By all accounts, the hardest category this year because the quality of the novels involved was extremely high. Our three finalists are Kingdom of Souls by Rena Barron, The Ten Thousand Doors to January by Alix E. Harrow, and Realm of Ash by Tasha Suri.
Two very different offerings made it to the shortlist, and both are favourites of mine so I have no idea how I am going to choose. Our two finalists are All City by Alex DiFrancesco and A Memory Called Empire by Arkady Martine.
It's always the category I find the most interesting because it isn't bound by genre tropes. Novels in it aren't afraid to bend the rules, to explore just a little further. This year's finalists certainly do that. They are David Mogo, God Hunter by Suyi Davis Okungbowa, The Migration by Helen Marshall, and Gideon the Ninth by Tamsyn Muir.
So much goodness in the series category, and a good occasion to discover series I had missed when they were first released. Choices were made and they were difficult, but our two worthy finalists are Rosewater by Tade Thompson and Elemental Logic by Laurie J. Marks.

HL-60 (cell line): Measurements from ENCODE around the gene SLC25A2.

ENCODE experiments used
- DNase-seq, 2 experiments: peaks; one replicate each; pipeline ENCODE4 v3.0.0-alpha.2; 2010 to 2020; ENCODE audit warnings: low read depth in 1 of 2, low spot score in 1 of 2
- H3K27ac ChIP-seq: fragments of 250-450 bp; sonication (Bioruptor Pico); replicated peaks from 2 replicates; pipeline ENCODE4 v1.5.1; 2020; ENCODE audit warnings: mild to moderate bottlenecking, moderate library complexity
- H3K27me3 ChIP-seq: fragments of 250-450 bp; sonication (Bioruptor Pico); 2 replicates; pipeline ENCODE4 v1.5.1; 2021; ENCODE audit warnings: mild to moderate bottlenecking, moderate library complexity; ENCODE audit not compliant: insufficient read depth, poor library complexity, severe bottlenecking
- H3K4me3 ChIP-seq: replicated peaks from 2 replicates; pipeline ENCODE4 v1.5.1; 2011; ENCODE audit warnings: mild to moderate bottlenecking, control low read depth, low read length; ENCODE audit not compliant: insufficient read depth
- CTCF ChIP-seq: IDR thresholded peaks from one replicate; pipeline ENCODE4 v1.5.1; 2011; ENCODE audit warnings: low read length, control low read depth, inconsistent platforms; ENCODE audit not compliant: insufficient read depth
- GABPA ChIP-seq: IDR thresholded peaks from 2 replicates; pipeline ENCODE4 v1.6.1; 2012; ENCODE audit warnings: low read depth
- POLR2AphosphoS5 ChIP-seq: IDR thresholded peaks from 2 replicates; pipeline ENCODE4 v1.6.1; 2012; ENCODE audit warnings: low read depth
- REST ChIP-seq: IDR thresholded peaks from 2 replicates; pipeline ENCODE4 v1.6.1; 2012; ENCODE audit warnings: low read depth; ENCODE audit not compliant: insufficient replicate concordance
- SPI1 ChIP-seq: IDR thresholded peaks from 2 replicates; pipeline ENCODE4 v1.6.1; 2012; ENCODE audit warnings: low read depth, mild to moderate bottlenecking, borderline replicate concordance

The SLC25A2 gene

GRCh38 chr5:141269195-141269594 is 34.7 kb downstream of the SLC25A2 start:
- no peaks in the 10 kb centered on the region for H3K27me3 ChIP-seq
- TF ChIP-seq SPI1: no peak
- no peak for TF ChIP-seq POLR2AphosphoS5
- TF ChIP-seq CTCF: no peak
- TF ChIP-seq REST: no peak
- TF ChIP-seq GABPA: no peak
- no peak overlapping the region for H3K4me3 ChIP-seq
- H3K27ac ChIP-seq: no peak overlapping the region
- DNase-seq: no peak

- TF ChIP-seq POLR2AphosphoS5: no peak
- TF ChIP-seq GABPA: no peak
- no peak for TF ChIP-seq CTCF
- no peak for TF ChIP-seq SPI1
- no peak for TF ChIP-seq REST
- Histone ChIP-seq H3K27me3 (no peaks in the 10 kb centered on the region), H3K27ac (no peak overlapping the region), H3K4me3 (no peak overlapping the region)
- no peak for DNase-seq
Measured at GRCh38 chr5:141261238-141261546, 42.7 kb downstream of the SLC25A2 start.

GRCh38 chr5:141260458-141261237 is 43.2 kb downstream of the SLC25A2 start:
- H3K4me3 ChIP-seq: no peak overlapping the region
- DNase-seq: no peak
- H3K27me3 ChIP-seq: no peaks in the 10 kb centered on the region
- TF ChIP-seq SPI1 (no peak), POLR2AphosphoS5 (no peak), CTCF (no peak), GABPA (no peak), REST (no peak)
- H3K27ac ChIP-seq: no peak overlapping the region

A hard fought category, as always, which, this year again, reflected how much this form suits every genre and isn't afraid of experimenting. Our two finalists are This is How You Lose the Time War by Amal El-Mohtar and Max Gladstone, and The Deep by Rivers Solomon.
It has become cliché to say that we're in a Golden Age for short works but it has become a cliché because it's been proven true again and again. Our two finalists are "The Migration Suite: A Study in C Sharp Minor" by Maurice Broaddus and "The Ocean That Fades Into Sky" by Kathleen Kayembee.
What now? The second round is open! Some of us will jump in categories they weren't able to take part in for the first round (which may mean books to catch up), debates will happen. Wailing and bribing probably too as we will try to defend our favourites.
We cannot give you yet a date for the results, but they will happen!